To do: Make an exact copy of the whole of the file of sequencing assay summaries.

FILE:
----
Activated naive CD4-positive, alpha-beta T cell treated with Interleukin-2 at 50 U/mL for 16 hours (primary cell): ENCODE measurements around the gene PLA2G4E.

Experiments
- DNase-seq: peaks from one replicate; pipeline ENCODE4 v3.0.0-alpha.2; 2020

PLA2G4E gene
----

Activated naive CD4-positive, alpha-beta T cell treated with Interleukin-2 at 50 U/mL for 16 hours (primary cell): ENCODE measurements around the gene PLA2G4E.

Experiments
- DNase-seq: peaks from one replicate; pipeline ENCODE4 v3.0.0-alpha.2; 2020

PLA2G4E gene